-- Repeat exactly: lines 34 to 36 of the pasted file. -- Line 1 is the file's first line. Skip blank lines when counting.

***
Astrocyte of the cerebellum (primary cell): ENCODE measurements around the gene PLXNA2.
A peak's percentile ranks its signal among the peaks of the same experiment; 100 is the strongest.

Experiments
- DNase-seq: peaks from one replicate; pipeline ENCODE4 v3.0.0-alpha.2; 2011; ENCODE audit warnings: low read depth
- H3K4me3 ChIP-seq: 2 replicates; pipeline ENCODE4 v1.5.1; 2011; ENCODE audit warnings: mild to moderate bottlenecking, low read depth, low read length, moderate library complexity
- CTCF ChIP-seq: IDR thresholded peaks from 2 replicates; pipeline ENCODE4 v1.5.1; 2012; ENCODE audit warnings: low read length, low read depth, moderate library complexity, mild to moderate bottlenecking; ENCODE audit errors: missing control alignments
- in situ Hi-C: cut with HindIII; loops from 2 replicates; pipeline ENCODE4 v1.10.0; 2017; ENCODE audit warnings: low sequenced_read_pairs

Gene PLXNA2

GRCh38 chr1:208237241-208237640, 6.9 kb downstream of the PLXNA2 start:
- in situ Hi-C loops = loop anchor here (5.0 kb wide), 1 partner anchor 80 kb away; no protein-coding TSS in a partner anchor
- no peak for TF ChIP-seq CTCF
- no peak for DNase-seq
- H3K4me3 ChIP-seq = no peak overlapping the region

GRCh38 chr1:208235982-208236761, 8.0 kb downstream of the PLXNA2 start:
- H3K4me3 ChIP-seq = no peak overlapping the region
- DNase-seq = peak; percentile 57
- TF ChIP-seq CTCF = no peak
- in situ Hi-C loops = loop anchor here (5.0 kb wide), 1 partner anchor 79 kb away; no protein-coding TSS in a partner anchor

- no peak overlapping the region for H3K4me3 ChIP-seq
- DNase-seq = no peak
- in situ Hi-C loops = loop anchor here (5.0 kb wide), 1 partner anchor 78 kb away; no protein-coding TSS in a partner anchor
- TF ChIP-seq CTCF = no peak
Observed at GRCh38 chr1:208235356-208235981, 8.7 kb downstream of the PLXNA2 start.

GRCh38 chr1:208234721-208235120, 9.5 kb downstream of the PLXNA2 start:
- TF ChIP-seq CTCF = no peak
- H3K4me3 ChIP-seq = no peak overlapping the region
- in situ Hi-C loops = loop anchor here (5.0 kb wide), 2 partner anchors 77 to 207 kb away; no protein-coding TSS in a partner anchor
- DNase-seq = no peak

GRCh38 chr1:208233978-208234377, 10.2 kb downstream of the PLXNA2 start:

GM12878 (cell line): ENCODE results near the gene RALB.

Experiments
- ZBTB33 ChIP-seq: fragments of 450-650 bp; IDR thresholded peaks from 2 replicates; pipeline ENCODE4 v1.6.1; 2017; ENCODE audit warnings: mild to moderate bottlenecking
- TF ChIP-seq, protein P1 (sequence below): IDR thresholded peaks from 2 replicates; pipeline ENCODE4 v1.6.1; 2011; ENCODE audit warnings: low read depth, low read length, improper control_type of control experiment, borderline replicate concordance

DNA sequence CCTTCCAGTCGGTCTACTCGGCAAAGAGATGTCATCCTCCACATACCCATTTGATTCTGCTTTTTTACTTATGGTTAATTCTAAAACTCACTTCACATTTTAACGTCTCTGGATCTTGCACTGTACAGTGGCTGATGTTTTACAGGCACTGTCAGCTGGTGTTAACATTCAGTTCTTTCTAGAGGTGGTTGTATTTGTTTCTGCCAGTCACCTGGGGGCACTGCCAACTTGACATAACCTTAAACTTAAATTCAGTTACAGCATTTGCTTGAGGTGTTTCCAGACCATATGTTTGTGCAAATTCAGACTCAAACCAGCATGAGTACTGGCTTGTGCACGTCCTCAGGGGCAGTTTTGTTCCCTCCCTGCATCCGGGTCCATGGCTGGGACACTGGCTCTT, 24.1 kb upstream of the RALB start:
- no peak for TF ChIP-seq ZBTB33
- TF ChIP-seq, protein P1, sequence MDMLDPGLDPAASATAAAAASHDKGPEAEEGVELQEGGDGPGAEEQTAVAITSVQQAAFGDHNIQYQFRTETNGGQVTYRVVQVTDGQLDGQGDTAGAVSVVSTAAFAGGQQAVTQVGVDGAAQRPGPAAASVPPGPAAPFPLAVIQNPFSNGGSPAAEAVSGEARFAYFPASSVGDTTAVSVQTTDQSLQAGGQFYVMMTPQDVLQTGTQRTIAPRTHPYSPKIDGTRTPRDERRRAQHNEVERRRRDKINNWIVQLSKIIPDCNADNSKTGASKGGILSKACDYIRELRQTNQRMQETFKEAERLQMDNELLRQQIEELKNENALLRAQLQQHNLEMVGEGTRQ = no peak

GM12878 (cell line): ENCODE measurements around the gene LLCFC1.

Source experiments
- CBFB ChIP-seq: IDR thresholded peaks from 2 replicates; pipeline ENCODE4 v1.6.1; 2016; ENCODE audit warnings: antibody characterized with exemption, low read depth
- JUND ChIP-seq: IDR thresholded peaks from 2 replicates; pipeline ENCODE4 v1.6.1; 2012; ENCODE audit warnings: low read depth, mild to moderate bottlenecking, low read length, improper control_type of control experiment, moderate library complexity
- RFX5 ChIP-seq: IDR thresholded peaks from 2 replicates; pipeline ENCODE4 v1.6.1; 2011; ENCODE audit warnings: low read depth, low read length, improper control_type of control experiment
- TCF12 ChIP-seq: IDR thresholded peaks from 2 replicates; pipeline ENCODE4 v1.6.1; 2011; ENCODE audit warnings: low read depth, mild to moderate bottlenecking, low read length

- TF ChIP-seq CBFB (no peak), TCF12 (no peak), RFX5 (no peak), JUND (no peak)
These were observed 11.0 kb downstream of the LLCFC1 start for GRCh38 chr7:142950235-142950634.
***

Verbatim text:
DNA sequence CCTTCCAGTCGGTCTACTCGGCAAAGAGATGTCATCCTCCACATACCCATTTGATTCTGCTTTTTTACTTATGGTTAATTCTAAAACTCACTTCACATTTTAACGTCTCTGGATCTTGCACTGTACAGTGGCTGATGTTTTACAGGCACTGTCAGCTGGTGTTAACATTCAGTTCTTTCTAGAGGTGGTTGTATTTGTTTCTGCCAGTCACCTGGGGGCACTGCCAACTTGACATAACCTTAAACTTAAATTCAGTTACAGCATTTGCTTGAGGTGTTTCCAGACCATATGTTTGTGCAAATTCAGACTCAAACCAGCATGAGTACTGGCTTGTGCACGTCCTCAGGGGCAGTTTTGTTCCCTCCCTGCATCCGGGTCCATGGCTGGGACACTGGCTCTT, 24.1 kb upstream of the RALB start:
- no peak for TF ChIP-seq ZBTB33
- TF ChIP-seq, protein P1, sequence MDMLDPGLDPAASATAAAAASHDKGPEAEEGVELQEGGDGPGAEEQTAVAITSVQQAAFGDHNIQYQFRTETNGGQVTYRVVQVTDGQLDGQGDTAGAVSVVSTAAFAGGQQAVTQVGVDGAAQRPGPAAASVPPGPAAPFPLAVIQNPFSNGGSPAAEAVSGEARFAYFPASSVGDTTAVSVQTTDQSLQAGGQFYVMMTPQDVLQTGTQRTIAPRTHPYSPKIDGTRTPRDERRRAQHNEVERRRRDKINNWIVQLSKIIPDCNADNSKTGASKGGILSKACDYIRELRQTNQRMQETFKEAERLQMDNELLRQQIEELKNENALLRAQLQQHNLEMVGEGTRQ = no peak